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The Old Pianoforte

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Last week I was invited to play at an event in a school for the Elimination of Violence against Women Day. Students aged 11 to 14 performed pieces of music and short dramatic pieces highlighting the issue which moved from examples of violence towards a focus on what women can achieve when given the space and freedom to follow their dreams. At the centre of this debate was a beautiful old pianoforte, donated to the school by the family of the owner, Ernestina Giordana. She was born in 1895 in Castroreale, but was orphaned in her teenage years and was raised by two aunts. They saw her musical potential and sent her to the Conservatorio di Santa Cecilia in Rome to complete her studies. After graduation she came down with the virulent Spanish Influenza and returned to Sicily to recover, where she met her husband. They had ten children but Ernesta continued to give piano lessons in the town and all those who studied piano at the time passed through Ernestina’s hands...  Everyone comment

Should I stay or should I go?

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Out and about on the daily adventures of my life, the two questions I get asked the most these days are: What brought you to Sicily? (Well, we all know the answer to that) followed swiftly by, So do you think you'll stay? Of course, the answer depends on whom I'm talking to, and always brings What's Best for My Kids into it. Sicilians unanimously agree that my kids would have better opportunities and a better future if we go back to Ireland. They think my family would rally round and be on hand at all times, unaware that in Ireland we are raised to be independent by 18 and get on with our lives elsewhere (unlike Sicily where it is common to live with parents well into your thirties). We have just come back from a month in Ireland and my children are missing their cousins, reliving the glorious summer memories, sunset by pierjump by Whipped 99 ice cream. They know school would be better and would even don a uniform if it meant jumping on the trampoline and playing hide and s

Imbolc

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Imbolc is the Celtic festival of light which celebrates the coming to an end of dark winter months and the beginning of Spring. It coincides with La FĂ©ile Bride, St. Brigid's Day, a Christian festival based on the ancient pagan celebration of the goddess Brigid, just as Candlemas, or Candelora in Italian, is based con Imbolc. Brigid is the Celtic goddess of poetry and wisdom, fertility, protection and crafts and is often associated with the Roman goddess Minerva.  It was heartening to stumble across the Irish president's message from Uachtaran citing Brigid as an inspiration for Irish women: she had to summon up extraordinary courage in order to ensure her voice was heard in a male-dominated world. In her dedication to the realm of education she had to transcend obstacles in order to survive and put a "new version of things in place". Of course, any Irish person will know that there is good reason for the invocation of Brigid at this juncture in Irish governmen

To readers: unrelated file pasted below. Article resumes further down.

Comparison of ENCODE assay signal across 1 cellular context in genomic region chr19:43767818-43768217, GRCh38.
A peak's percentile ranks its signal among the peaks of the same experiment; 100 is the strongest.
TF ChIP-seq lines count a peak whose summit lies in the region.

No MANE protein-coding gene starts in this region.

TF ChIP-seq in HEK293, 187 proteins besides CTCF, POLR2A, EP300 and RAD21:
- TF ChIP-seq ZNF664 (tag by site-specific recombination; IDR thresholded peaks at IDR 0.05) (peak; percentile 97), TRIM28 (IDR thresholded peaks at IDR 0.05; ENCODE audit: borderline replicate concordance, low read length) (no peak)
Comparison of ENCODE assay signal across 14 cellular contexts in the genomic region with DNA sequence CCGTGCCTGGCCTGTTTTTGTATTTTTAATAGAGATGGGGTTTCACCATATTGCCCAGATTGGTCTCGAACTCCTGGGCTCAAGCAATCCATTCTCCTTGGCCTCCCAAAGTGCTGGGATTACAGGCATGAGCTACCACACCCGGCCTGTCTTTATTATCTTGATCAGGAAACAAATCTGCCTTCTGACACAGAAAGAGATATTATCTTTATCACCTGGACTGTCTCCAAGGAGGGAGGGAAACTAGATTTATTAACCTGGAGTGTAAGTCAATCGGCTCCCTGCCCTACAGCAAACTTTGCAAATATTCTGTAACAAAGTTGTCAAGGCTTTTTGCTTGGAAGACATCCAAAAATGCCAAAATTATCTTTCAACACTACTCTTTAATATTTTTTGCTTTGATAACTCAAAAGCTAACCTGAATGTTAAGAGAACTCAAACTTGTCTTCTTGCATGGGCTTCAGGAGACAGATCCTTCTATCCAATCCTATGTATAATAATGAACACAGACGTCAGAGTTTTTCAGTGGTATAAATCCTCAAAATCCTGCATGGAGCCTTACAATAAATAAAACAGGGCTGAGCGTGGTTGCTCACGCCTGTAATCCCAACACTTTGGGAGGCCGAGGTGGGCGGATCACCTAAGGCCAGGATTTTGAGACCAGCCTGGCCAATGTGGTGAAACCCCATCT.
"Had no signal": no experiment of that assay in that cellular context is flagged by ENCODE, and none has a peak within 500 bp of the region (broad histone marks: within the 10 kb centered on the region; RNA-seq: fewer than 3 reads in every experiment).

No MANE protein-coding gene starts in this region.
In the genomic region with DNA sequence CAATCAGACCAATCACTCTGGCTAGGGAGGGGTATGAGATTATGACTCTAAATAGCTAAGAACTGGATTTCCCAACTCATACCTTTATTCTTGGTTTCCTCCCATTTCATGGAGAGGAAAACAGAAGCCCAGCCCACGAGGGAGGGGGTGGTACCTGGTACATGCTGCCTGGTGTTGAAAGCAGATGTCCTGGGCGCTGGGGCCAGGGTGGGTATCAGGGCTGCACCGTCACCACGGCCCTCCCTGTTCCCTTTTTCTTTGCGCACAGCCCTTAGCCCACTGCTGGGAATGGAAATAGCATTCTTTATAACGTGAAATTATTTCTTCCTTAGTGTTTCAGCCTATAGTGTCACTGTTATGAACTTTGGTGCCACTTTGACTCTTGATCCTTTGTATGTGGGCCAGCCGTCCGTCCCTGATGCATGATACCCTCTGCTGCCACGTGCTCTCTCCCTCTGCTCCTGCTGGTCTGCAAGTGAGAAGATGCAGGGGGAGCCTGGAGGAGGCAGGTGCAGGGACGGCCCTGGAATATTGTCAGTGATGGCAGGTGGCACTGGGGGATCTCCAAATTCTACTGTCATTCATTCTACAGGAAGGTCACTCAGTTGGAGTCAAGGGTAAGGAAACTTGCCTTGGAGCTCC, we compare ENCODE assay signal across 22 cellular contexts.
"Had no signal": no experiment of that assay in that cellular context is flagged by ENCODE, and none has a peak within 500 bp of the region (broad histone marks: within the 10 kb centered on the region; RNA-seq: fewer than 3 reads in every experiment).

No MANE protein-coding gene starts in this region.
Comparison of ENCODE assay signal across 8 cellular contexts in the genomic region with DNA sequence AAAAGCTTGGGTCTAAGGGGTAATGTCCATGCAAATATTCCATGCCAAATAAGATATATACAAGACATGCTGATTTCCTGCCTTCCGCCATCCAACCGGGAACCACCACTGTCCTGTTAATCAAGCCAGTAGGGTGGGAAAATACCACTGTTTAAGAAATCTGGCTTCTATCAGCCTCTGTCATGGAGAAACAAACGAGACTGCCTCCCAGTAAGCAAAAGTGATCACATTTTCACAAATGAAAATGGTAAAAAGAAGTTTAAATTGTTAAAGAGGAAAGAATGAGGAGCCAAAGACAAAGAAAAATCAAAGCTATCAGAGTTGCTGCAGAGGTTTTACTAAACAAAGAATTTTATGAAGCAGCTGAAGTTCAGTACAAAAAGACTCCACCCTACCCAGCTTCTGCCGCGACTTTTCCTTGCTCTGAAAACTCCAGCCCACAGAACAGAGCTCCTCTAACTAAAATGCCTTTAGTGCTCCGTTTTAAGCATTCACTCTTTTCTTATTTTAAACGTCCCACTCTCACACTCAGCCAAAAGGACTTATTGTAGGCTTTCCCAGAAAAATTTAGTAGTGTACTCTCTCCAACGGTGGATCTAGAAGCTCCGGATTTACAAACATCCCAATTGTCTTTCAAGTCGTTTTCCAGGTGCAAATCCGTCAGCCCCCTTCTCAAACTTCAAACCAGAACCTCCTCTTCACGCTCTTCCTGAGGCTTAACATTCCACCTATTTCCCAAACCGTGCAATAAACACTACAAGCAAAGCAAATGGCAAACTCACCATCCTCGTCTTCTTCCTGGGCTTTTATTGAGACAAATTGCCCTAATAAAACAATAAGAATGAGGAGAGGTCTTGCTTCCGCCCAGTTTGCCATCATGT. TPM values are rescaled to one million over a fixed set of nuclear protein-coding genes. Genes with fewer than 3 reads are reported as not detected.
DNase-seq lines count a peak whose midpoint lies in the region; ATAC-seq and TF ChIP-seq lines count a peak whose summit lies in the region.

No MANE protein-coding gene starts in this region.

Volcanic energy

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Etna as seen from Capo Milazzo   There are many reasons to want to leave Sicily. They grow in number when you have kids. A poor healthcare system, malfunctioning public services (Sicilians and expats alike DREAD going to the comune - council offices - for official documents), and an education system that leaves much to be desired. But there are as many reasons to stay, or maybe there are more. Etna is one of them. Etna is one the reasons Sicilians abroad wax lyrical about the Motherland and why they often find the pull to the homeland so powerful as to return. Catanese refer to the volcano as "la Montagna" such is their respect. Of course if you live in the province of Catania, you will have a daily view of the changing faces of Etna. If you go hiking in mountainous terrain in the north eastern part of Sicily, you can turn a corner and be surprised by a stunning view of Etna's peak. I consider myself lucky to be able to see Etna from the end of my street. Even though the

Autumn colours

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 Lucky to be able to have lunch outside on a friend's terrace in these surroundings on 1st November. In Sicily...

Full Blue Moon Rising

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One of the things I like best about my house is that, at times I can see the moon rise from the east (levante) from my bedroom and the sun set in the west (ponente) from my kids' bedroom. Spectacular to look out the window and see this.

Olive harvest

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 Harvesting olives - a fitting way to spend Samhain in Sicily.  My kids had fun for (all of five minutes) shaking the branches with rakes to loosen the hidden olives - camouflaged by the silvery leaves. But they found your neck gets sore staring up through the branches so they soon gave up the rakes and collected and sorted the olives into green and black piles. We didn't get enough to take to a frantoio - you need about 25kilos to get a decent about of oil, but we can dry them in soil to give them an earthy flavour, or just in the oven, then put them in jars with garlic, chilli, origano and a little oil, if we want to soften them up a bit. The olives were juicy and ripe - and released an amazing aroma of spicey fresh olive oil if split.